I am currently building a planet that weighs about 4 earth masses and is 2.3 earth radii long. It is an ammonia planet (as the title suggests), and has ammonia oceans with some dissolved water ice, methanol and salts (sodium, chlorides, sulfates, potassium etc.). The average temperature is about 260ºK on the planet and the avg pressure at sea level is about 2.5 atm.

Here is the composition of the atmsophere:

  • Nitrogen: 66%
  • Ammonia: 19.8%
  • Methane: 7%
  • Neon: 5%
  • Argon: 1%
  • Ethylene: 0.9%
  • Propylene: 0.2%
  • Others: 0.1%

In this anoxic environment, I would like to understand how basic microorganisms would produce energy (with some chemical reactions). Some are (most likely) in the ocean, so if they were able to isolate metals or use salts somehow, that can be part of the reaction on how they produce energy. Thanks in advance.


2 Answers 2


I see no particular issue why the usual anaerobic metabolic pathways found in extremophiles today wouldn't suffice. You could even potentially have photosynthesis which reduces water and nitrogen into complex oxygen-nitrogen compounds and ammonia. Without more information on the biochemistry of your lifeforms it will be difficult to answer your question.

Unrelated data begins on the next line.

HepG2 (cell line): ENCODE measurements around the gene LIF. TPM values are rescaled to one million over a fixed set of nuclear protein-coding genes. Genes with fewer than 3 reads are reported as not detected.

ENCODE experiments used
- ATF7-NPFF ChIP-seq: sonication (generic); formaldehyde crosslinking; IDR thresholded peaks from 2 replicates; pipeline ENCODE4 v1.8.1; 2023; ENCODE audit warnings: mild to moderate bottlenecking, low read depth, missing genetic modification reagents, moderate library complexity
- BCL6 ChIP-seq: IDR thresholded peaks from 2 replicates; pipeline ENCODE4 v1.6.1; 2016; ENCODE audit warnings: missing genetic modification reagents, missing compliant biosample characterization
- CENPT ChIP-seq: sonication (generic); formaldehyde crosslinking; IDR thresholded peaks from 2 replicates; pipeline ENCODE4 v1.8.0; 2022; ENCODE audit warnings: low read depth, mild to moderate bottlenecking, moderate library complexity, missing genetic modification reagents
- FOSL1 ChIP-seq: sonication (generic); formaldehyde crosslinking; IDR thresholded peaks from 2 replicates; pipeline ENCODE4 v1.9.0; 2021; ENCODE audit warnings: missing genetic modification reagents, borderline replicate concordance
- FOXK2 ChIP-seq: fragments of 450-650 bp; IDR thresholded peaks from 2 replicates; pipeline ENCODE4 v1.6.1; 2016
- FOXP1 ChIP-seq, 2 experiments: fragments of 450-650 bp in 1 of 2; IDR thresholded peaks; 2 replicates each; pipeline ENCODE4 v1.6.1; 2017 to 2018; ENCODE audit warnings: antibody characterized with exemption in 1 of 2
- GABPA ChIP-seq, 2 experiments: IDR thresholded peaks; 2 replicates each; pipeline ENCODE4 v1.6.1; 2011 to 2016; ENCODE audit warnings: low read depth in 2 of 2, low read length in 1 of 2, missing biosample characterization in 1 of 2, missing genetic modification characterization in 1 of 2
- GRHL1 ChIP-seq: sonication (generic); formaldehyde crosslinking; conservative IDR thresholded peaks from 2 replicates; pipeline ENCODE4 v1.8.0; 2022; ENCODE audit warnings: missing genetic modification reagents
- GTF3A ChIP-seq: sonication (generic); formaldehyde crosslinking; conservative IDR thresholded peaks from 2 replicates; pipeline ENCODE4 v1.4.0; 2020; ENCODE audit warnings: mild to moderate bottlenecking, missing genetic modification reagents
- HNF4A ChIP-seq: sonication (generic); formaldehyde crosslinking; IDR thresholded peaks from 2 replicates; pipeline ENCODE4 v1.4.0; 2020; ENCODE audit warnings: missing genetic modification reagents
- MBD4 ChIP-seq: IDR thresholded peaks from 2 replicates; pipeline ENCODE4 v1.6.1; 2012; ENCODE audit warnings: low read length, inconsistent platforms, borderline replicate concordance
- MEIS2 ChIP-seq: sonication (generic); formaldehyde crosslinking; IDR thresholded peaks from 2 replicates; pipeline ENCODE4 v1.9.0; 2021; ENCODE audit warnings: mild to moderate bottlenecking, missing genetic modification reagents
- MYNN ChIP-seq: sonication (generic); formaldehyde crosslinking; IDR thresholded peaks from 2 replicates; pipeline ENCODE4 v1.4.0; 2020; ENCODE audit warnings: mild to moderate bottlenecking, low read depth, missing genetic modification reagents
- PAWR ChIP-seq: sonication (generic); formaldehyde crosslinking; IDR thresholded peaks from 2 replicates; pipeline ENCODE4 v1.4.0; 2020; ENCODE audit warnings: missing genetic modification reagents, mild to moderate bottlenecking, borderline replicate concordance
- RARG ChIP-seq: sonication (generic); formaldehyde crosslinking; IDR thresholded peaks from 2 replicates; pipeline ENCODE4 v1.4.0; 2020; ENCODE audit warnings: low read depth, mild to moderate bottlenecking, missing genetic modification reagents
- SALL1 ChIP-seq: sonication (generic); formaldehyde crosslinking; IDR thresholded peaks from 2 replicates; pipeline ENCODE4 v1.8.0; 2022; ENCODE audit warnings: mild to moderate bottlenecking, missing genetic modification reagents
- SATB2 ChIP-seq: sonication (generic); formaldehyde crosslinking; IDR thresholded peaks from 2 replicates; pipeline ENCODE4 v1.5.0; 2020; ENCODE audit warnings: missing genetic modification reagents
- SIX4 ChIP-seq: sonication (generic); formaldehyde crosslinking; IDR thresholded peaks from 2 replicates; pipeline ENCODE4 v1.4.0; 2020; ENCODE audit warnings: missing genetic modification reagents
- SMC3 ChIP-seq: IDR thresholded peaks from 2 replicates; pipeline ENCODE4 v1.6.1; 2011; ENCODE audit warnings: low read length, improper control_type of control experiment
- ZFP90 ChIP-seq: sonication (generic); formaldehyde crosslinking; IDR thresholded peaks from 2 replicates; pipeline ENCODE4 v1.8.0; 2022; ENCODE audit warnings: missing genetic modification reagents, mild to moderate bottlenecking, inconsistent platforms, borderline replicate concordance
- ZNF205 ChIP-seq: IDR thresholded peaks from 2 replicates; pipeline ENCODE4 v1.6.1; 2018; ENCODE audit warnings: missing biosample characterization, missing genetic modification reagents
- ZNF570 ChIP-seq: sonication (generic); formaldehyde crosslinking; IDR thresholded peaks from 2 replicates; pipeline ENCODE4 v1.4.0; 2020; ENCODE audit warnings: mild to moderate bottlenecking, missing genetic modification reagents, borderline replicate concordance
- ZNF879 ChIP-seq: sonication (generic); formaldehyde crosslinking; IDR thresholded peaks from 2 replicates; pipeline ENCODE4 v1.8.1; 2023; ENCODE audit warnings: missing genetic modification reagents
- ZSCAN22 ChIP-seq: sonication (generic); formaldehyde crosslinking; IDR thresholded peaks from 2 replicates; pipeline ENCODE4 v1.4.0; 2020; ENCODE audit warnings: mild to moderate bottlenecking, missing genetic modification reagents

• 1
    $\begingroup$ I should have clarified. The microorganisms are nitrogen-fixing, obligate or aerotolerant bacteria that are probably similar to real-world anammox bacteria. I don't really have much more info on them because I don't want to delve into the intricacies of bacterial biochemistry. Now that I think of it, I probably could use the same reaction that anammox bacteria use (fixing ammounium and nitrite into nitrogen gas). See this (pubmed.ncbi.nlm.nih.gov/19247843/…) for more. $\endgroup$
    – Neil Iyer
    Commented Mar 21 at 2:32
  • $\begingroup$ And by obligate, I meant obligate anaerobic. $\endgroup$
    – Neil Iyer
    Commented Mar 21 at 13:47

You need a most basic reaction, which produces energy. In our case, it is the very energetic oxidation of carbon. Clearly your planet can not do that.

There might be other, lesser energetic reactions. Important thing is, that the planet rotates and you have a Sun, which moves chemical balances into a direction (in our case: by driving photosynthetisys, it converts carbon dioxide and water to sugars). Other, lesser energetic reactions revert this (animas eat plants, predators eat animals).

I believe, ammonia and ethylen might produce more complex chemicals whose decay back might serve as the base of a life. Here helps that ethylen happily polymerise, what might be the base of some proteins.

Very likely, this life will be based on much slower and lesser energetic chemical reactions as ours. Where we have humans, they will have at most snails.

  • $\begingroup$ That gives me an idea for another microorganism that converts ammonia and ethylene in the atmosphere and oceans into ethylamine. Then, the ethylamine breaks apart back into ammonia and ethylene. $\endgroup$
    – Neil Iyer
    Commented Mar 21 at 18:05

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